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'A Year in the Saddle': Interview with Kajsa Tylen


If you’re up to date on cycling world records, then the name Kajsa Tylen might ring a few bells. The 40-year-old business owner turned distance cyclist smashes world records; she also advocates for better exercise habits among adults. Tylen, who also climbed mount Kilimanjaro and completed the Ironman triathlon twice, cemented her name as one of the top female distance cyclists in the world.


Tylen, who only entered the world of cycling two years ago, recently set the world record for furthest distance cycled in a year by a female cyclist, surpassing Billie Fleming 29,603-mile record from 1938 —and she didn’t stop there. Tylen wanted to not just beat the world record, but to dominate it. Though the journey began with riding across the UK, she continued her cycling through Sweden, Finland, and Germany. She ended her “year in the saddle” (as she likes to call it) after racking up an astounding 32,326 miles of riding.  

Previous record-holder, Billie Fleming in 1938


Tylen’s  Specialized Ruby Comp was notably outfitted with the Redshift Sports Switch Aero System, comprised of quick-release aerobars and a dual-position seatpost. This unique setup allowed her to vary her riding position between a normal road setup and an aero position using aerobars which is important when racking up so many miles. When she battled through turbulent weather, illness, and physical pain, she never worried about her positioning — which allowed her to focus more of her energy on conquering the world record.


We had the honor of asking the business savvy, world-record breaker a few questions about the ambitious year-long adventure. Here’s our discussion:


What made you decide to take on such a huge challenge?


I had got into cycling through triathlon and came across the story of Billie Fleming, who set the record back in 1938. Her story really inspired me, and I’d loved reading about Guinness World Records since I was a child, so I decided to find out if they’d ratify the attempt should I take it on, which they agreed to. It was, of course, a massive decision that I didn’t take lightly, and I made lists and lists of what I would need, how much it would cost, and then I started executing the plan that I’d come up with.


Did you have an extensive cycling or sports background?


I don’t have a particularly sporty background (other than horseback riding up to my late teens) and I didn’t start properly exercising until I was 26, when I took up kickboxing, which I absolutely loved. When I eventually got sick of being hit in the face, I dropped martial arts and took up running. But my real taste for challenge came when I first did a bungee jump (despite being terrified of heights) and then climbing Kilimanjaro, which was a lot tougher than I’d expected. After I came off the mountain, I had a bit of a void and a friend suggested I take on triathlon, which seemed like a good idea, as I already ran and I knew (or thought) I was a decent swimmer.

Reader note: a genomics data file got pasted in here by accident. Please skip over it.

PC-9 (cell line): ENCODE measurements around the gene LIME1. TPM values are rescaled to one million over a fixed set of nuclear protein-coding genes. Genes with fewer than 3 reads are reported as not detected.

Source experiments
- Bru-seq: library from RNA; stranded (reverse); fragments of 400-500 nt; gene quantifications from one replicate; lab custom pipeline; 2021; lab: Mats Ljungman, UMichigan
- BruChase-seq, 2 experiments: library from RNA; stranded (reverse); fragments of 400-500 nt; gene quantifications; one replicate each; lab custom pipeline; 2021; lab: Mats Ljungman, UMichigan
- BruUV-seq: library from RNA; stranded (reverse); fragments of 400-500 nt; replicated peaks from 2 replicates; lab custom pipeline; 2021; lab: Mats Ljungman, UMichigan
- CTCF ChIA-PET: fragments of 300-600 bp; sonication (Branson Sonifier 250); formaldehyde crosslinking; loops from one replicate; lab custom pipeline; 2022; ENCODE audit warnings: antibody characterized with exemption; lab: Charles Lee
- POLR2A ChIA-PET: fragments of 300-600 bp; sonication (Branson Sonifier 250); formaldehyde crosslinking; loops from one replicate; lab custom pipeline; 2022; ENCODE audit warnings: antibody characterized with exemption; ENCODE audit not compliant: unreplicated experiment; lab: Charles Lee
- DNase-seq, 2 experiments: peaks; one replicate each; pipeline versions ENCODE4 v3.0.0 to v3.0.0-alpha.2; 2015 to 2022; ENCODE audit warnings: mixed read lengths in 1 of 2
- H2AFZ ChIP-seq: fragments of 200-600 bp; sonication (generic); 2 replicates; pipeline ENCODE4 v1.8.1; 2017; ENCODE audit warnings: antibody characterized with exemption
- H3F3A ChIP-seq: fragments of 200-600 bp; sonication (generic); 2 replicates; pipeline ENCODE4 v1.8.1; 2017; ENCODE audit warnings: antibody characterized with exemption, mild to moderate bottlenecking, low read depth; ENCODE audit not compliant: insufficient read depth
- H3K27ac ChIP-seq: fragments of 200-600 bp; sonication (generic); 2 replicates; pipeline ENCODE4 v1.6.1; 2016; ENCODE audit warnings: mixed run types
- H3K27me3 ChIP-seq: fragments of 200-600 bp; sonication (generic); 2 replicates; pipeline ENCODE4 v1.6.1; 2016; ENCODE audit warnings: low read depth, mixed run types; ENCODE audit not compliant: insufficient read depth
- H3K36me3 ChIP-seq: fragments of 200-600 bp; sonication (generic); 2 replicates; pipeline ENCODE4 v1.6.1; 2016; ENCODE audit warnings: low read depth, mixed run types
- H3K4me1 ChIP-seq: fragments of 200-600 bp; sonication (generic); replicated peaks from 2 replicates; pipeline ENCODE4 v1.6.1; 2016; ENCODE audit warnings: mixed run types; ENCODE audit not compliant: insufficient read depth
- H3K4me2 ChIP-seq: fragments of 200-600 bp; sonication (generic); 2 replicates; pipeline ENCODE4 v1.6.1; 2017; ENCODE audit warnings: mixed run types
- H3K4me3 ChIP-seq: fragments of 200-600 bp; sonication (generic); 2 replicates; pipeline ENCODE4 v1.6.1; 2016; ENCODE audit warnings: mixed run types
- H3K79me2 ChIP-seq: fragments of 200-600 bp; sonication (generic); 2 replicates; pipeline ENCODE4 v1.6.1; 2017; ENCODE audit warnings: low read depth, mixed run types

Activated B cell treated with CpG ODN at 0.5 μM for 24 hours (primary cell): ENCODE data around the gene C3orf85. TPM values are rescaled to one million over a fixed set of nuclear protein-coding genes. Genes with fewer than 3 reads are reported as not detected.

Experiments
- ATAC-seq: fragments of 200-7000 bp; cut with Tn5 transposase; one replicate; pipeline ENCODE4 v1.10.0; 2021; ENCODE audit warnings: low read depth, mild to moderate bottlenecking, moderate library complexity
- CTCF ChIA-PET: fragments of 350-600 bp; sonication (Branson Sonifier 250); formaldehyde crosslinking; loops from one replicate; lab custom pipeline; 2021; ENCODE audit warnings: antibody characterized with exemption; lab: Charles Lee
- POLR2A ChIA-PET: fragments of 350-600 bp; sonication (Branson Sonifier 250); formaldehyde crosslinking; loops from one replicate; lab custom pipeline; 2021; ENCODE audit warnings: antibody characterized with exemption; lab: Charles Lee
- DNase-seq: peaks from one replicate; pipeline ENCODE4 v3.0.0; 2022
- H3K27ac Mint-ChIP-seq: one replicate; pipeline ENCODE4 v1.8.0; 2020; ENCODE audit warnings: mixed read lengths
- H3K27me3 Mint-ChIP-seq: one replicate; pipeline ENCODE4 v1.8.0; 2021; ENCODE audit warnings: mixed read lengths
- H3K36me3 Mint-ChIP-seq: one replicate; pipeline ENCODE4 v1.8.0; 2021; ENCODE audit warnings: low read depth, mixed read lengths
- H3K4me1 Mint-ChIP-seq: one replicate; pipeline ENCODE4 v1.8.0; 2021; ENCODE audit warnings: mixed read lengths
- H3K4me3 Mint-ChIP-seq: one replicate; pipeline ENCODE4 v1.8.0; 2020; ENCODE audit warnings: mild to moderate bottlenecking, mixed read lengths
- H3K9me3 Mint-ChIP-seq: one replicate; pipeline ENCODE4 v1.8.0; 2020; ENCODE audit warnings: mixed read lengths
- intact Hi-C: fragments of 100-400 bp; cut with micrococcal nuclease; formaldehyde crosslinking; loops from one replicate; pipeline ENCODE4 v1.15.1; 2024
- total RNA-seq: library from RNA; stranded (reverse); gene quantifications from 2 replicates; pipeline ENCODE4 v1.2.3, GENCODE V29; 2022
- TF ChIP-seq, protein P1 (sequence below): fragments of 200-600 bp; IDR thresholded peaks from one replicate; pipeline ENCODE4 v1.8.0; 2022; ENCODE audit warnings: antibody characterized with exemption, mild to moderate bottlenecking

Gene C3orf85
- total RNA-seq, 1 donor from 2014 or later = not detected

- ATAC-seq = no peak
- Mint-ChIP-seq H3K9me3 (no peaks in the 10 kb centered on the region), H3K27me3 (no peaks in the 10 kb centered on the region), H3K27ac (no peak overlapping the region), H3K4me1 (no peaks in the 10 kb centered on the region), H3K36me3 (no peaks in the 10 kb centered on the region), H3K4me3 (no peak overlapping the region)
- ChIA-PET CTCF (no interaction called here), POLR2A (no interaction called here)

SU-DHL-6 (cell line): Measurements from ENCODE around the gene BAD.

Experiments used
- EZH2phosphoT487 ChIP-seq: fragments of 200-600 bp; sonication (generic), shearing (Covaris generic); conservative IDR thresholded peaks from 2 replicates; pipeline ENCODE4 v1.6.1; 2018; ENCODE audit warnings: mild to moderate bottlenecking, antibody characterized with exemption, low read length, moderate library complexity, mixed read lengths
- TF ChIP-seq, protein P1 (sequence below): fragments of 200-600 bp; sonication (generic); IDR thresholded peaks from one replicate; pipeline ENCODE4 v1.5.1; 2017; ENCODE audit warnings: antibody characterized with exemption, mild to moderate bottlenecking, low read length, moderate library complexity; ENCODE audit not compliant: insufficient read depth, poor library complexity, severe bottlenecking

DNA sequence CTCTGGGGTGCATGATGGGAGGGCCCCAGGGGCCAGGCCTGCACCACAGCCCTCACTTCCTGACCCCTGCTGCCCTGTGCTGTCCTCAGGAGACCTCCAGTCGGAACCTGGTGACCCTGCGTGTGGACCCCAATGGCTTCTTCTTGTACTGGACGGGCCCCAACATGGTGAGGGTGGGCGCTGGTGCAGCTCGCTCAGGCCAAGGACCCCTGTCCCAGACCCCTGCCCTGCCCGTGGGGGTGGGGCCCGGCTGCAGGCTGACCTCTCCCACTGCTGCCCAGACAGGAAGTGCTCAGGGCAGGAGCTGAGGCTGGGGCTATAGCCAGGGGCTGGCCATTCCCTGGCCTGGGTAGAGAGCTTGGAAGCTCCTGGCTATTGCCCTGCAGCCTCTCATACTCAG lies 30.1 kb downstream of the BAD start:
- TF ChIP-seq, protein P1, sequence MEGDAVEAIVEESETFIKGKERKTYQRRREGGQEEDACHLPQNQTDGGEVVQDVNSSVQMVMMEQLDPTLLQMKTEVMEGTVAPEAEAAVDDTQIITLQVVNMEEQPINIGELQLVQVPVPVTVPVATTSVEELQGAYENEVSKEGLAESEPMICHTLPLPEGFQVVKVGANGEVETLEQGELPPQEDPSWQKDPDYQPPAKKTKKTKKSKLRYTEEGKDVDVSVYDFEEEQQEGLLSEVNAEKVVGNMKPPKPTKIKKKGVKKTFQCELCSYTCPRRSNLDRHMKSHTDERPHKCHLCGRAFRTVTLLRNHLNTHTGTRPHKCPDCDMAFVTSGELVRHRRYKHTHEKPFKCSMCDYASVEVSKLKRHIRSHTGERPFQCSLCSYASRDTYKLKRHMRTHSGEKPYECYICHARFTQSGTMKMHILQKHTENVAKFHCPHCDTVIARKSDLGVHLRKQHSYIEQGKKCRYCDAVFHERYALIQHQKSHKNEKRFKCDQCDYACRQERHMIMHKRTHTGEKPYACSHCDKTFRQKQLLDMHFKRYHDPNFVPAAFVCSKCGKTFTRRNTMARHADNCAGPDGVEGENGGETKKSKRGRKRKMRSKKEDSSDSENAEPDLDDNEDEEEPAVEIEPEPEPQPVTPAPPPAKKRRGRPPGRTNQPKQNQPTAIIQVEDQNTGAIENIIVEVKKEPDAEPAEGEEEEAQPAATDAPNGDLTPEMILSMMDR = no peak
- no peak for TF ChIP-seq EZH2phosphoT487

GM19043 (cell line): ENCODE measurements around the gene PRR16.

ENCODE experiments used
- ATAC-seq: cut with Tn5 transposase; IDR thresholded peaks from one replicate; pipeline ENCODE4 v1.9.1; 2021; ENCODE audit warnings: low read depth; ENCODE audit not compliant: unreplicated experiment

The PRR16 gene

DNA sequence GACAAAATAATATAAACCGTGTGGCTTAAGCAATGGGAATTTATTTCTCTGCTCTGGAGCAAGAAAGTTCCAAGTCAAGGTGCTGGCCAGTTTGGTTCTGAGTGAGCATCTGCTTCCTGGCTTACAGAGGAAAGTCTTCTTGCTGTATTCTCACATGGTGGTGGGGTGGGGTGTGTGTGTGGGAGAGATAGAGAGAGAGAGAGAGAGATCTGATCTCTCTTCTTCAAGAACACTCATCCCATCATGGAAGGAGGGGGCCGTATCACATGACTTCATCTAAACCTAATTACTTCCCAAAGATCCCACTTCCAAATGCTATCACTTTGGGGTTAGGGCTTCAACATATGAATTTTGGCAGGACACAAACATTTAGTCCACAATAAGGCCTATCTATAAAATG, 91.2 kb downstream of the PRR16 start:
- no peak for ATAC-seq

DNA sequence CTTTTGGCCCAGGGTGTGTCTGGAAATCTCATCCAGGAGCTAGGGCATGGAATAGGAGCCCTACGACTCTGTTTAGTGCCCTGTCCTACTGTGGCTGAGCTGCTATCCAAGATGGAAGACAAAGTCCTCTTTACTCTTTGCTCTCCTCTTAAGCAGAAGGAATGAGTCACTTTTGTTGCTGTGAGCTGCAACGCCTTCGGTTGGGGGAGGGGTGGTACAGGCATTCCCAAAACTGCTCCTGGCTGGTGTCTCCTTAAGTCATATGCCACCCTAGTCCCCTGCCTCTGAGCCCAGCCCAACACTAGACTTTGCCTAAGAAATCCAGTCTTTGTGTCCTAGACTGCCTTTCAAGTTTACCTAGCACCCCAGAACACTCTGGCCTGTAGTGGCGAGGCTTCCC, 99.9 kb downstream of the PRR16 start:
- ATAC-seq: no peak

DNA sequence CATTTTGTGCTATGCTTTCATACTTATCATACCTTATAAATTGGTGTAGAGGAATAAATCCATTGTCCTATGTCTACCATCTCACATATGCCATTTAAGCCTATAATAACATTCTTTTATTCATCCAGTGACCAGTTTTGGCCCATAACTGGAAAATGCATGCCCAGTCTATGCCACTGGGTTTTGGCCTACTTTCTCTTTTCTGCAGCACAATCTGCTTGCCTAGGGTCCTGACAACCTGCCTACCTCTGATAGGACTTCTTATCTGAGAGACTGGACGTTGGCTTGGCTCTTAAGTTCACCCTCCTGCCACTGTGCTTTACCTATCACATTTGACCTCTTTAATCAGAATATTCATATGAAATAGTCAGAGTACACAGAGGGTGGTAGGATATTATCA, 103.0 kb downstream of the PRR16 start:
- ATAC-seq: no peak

How did the switch aero system help with your record?


It gave me more position options, which helped with comfort over long distances. I would use the hoods, the drops and the aero bars in rotation to make sure I didn't seize up!


Why did you decide to buy a switch aero system?


I had bought it to use for Ironman, which I did twice, and I just found it a great system that I didn't want to do without!


What preparation did you do both mental and physical?


I just went out there and did hours in the saddle, whatever the weather. I think if you want something enough, you’re a lot tougher than you think, and so I didn’t really need to do that much mentally other than keeping a positive mind. That turned out to be a bit trickier than initially thought as I had quite a lot of criticism before I’d even started, with people posting on cycling forums that they didn’t think I’d succeed. I just had to remember that they didn’t know me and that whatever happened, as long as I didn’t let myself down by giving up, that was the most important thing.


What was the best part of the experience?


Probably the support I received and realising how what I was doing affected others and motivated them to get out there as well. It was a side effect that I wasn’t really expecting when I first decided to take the record on.


How did the whole experience  differ from what you were expecting?


To be honest, I didn’t really have any expectations, as I knew there was no way I’d know what it was going to be like on a daily basis, so I decided just to go with the flow and see what happened. I did have a lot of issues with saddles, as well as with leg fatigue, and although I’d been expecting something, I didn’t realise how much a bit of discomfort can make over a longer period of time.

What equipment did you use?


• Bike: Specialized Ruby Comp 2015, groupset Shimano 105

• Wheels: Hope hubs, Mavic rims, Specialized Armadillo tyres; Specialized inner tubes

Aerobars and Dual Position Seat Post: Redshift Sports (use KAJSA10 discount code for 10% off)

• Bags: Top tube bag and saddle bag from Apidura

• Saddle: the amazing Infinity Bike Seat

• Shorts: Chapeau! Classic Bib shorts

• Helmet: Kask

• Rain jacket: Haglof hiking jacket

• Gloves: various – Specialized fingerless gloves, mainly.


Support Kajsa on her mission to get more adults exercising and creating new, universal standards of fitness to set an example for the next generation. Kajsa truly believes that cycling, and exercise in general makes the world a more fruitful place. To learn more about her mission, check out this link to her personal blog, or contact her directly at — she’s also on Facebook and Twitter. Big thanks to Kajsa for speaking with us, and so much respect!